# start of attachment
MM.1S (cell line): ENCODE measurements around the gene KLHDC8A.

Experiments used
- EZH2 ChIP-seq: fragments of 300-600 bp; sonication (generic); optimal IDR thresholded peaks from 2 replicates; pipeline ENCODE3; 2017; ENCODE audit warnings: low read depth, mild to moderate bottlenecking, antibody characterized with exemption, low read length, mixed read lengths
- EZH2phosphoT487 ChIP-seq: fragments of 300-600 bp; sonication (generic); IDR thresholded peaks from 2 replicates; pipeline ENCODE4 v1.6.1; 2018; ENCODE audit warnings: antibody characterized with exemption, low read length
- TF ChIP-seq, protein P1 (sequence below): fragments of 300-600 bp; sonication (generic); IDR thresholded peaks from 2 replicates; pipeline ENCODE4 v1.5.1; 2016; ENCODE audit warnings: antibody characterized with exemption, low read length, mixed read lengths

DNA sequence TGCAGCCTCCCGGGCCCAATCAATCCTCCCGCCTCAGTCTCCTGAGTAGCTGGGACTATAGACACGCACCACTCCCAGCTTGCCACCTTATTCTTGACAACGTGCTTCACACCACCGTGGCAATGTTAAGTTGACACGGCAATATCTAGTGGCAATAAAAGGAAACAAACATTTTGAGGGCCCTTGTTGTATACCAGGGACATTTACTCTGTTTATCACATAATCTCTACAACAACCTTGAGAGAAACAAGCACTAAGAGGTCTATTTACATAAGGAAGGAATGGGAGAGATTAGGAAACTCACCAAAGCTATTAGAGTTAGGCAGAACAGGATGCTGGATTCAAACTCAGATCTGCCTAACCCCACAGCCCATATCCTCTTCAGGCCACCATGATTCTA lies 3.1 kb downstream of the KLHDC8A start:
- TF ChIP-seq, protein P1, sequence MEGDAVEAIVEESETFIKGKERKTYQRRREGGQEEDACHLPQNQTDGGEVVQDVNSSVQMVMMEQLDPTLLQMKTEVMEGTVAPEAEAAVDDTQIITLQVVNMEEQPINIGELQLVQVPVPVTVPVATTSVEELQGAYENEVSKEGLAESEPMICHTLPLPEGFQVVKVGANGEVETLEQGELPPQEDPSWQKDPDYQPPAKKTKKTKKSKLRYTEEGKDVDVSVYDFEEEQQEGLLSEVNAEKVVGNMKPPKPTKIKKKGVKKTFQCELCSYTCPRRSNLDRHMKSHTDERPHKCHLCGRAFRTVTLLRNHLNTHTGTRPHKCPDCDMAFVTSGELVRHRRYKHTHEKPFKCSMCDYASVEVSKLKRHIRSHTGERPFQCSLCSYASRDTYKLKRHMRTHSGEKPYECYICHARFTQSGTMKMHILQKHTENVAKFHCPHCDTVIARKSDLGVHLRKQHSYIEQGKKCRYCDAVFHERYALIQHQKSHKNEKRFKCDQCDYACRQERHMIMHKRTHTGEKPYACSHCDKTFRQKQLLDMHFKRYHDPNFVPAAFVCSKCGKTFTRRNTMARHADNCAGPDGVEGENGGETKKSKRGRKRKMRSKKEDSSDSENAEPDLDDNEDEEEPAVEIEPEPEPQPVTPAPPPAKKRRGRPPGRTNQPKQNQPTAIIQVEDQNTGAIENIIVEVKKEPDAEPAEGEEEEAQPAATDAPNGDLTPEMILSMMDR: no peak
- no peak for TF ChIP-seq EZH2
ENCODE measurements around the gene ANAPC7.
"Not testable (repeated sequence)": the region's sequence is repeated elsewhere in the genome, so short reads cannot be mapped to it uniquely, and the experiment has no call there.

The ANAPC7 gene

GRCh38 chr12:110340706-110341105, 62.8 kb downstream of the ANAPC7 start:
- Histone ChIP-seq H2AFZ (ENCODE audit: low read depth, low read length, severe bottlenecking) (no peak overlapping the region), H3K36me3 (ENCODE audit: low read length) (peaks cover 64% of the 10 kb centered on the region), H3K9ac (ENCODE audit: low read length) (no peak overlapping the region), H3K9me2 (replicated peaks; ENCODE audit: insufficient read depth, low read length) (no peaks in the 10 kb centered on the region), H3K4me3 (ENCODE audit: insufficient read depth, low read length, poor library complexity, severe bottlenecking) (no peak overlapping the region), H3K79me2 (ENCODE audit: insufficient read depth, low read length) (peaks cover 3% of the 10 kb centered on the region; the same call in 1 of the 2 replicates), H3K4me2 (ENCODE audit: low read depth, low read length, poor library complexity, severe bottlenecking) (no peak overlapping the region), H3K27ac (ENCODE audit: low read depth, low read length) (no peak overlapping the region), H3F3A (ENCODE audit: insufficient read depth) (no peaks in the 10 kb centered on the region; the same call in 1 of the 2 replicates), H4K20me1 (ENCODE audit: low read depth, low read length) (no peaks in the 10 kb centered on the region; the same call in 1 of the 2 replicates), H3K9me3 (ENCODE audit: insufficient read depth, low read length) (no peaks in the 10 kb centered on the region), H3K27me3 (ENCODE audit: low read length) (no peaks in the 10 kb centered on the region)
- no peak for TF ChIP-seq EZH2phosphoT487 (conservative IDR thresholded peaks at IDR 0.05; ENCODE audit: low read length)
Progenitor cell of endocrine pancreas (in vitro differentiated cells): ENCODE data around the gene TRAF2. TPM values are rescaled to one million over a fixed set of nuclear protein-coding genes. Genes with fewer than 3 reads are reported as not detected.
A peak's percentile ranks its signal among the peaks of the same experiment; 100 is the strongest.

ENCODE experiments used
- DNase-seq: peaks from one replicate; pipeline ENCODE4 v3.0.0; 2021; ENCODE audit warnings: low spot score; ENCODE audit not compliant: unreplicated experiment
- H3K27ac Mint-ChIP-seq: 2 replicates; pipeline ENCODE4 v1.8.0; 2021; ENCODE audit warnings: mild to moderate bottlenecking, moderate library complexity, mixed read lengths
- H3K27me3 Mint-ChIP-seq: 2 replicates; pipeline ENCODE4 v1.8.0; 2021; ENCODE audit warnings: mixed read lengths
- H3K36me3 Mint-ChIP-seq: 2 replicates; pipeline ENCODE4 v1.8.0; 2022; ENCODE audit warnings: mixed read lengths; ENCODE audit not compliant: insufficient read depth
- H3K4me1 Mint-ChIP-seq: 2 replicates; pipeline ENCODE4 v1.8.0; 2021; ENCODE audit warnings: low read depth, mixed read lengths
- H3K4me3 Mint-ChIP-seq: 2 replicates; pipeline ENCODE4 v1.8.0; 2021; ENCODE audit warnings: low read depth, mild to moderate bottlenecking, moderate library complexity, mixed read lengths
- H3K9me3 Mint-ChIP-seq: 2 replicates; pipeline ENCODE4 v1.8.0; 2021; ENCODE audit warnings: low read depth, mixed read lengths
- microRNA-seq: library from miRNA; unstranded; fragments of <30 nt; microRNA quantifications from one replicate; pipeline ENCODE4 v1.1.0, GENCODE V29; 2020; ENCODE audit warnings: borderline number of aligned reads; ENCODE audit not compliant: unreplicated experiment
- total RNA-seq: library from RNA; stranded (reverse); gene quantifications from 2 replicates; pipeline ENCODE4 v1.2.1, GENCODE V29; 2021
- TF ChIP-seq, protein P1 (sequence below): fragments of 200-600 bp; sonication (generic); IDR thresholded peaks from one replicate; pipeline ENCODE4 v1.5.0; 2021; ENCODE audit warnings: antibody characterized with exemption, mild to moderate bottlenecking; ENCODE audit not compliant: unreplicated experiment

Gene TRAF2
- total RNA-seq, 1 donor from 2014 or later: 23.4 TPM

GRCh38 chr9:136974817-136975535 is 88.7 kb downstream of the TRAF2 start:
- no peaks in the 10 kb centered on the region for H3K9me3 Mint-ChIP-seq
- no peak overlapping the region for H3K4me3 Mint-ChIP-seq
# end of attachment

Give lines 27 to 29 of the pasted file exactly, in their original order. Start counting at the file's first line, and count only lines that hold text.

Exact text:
- TF ChIP-seq, protein P1 (sequence below): fragments of 200-600 bp; sonication (generic); IDR thresholded peaks from one replicate; pipeline ENCODE4 v1.5.0; 2021; ENCODE audit warnings: antibody characterized with exemption, mild to moderate bottlenecking; ENCODE audit not compliant: unreplicated experiment

Gene TRAF2
- total RNA-seq, 1 donor from 2014 or later: 23.4 TPM